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Letter: Column misstated Unitarian Universalist theology and membership

To the Editor:

I'm writing to respond to Michael Fitzpatrick's ‘12 column ("The secret life of atheists at Brown," Sept. 24). As the facilitator for the Brown University Unitarian Universalist Group (BUUUG), I am pleased that our group was included in his article. Our members see this as an opportunity to rectify some misconceptions about our group, and about Unitarian Universalism as a whole.

On one point he is absolutely correct: BUUUG (which has no "undergraduate" U in it; we welcome graduate students too) is completely accepting of students identifying with Christian beliefs. However, his article implied that the groups available to Christians were those groups "targeted specifically at Christian students to promote solidarity and celebrate their religious views." While BUUUG opens its doors gladly to students identifying with Christianity, we are not a group targeted specifically at Christians. Rather, we are a group targeted at Unitarian Universalists and those interested in Unitarian Universalism.

Fortunately, this misconception provides the group a welcomed opportunity to clarify our religious tradition to the Brown community. While Unitarian Universalism has deep roots in Judeo-Christian theological history, we are not a sect of Christianity. Our faith draws on a diversity of religious sources, encouraging an individual search for truth and meaning in our lives. We are united by common values as opposed to a creed or dogma, and while our values are common to many world religions, we agree to celebrate and practice them from all different origins of belief. We commonly call our faith a "living tradition," meaning it has evolved through history and will continue to achieve more inclusivity and diversity of thought. In other words, as many Unitarian Universalists say, you don't have to believe alike to love alike.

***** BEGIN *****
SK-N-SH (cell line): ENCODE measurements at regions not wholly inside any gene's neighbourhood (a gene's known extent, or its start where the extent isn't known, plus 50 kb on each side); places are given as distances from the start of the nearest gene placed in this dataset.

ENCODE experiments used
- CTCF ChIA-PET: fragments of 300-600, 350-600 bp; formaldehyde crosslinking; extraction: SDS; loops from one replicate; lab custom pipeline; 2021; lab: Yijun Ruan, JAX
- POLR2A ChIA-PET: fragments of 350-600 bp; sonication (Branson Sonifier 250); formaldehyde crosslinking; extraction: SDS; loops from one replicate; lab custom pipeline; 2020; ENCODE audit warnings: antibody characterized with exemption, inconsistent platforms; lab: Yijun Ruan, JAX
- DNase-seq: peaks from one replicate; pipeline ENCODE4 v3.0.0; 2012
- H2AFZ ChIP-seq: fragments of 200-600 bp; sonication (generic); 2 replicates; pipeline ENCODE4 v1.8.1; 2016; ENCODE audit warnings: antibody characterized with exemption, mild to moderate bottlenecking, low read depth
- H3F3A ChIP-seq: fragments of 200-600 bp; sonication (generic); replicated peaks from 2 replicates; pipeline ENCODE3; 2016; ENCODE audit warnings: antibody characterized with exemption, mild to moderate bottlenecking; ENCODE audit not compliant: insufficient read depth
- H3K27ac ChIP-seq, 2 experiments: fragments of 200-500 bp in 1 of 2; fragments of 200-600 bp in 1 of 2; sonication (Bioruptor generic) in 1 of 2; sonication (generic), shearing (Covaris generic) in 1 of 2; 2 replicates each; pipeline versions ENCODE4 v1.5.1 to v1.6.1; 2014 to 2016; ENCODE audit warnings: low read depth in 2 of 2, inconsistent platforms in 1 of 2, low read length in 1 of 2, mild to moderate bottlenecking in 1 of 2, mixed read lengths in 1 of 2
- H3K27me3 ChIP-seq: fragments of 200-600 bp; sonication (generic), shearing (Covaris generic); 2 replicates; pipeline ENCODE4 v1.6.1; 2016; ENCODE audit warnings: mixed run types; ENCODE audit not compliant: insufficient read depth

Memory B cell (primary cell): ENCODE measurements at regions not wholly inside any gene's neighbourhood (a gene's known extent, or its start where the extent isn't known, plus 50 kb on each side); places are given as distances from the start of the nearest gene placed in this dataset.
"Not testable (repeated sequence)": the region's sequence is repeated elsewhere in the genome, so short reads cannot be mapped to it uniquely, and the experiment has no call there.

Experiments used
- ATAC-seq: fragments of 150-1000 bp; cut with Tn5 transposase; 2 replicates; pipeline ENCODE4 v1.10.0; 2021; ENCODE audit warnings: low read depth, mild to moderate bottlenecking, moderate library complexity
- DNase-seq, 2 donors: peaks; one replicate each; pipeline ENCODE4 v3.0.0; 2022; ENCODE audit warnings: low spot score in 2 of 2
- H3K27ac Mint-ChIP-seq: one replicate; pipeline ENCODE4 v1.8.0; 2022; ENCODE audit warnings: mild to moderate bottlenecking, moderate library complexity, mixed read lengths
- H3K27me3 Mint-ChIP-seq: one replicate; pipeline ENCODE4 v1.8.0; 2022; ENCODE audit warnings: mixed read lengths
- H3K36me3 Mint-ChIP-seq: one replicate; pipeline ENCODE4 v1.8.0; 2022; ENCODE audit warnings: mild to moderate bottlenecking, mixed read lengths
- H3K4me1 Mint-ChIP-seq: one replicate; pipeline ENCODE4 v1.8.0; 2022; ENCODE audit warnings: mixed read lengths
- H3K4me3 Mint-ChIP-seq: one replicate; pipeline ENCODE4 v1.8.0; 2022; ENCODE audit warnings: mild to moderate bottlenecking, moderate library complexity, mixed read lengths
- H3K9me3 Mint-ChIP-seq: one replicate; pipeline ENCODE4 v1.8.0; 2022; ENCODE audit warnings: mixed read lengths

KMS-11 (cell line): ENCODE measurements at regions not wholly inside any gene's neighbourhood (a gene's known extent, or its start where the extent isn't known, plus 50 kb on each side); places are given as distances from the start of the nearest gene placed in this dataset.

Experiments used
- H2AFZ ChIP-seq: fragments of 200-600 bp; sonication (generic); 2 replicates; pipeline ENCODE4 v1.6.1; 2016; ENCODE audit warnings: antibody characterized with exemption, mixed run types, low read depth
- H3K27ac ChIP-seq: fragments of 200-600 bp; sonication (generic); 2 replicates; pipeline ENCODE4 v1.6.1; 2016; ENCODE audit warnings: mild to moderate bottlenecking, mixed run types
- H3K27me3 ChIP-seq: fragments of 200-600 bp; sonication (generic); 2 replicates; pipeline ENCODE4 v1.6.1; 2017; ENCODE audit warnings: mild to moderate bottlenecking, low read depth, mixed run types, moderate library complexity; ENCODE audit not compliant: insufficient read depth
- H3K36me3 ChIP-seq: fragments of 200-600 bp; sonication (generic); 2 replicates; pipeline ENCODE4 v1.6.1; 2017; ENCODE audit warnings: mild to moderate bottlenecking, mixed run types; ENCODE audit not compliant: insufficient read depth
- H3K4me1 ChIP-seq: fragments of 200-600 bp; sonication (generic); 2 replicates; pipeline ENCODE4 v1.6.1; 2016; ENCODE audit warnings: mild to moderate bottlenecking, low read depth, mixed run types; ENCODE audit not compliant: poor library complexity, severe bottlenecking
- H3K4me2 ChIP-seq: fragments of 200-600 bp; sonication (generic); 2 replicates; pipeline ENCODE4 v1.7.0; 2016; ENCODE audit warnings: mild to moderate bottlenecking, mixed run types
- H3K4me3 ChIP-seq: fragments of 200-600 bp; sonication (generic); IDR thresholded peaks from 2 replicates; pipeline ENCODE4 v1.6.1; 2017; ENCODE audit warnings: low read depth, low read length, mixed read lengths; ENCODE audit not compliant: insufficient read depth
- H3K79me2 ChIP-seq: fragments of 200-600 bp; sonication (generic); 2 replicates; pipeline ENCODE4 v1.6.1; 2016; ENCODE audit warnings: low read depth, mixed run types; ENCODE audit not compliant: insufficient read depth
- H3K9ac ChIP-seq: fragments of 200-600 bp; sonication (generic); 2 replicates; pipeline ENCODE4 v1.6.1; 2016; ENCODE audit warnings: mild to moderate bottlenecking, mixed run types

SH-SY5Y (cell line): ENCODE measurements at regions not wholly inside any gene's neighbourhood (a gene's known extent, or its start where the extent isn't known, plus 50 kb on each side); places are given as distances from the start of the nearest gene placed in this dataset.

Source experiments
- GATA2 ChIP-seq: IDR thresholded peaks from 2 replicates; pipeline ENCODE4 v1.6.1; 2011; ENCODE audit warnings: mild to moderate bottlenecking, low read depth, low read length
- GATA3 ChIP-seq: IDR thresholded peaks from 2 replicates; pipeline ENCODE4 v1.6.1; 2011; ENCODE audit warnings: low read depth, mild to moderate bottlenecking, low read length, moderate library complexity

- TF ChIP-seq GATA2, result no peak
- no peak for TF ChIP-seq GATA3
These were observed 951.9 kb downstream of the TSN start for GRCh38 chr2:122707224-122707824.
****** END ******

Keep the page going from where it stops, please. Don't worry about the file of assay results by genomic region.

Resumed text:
Historically, both Unitarianism and Universalism grew out of the Protestant Reformation, beginning as two religions contemplating and debating Christian ideas. The merging of the two groups to create Unitarian Universalism has broadened the base of religious thought from which we draw — you will rarely find two Unitarian Universalists who completely agree on theological grounds. In our group at Brown, we have members who identify with Christian, Hindu, humanist, Jewish, earth-based, atheist, agnostic and many other types of religious and non-religious thought. Our minister in Providence is also a Zen Buddhist master. While our backgrounds are diverse and transcendent, we remain one people committed to a set of inclusive and love-centered principles.

Chelsea Waite
Brown University Unitarian Universalist Group Facilitator
Sept. 28

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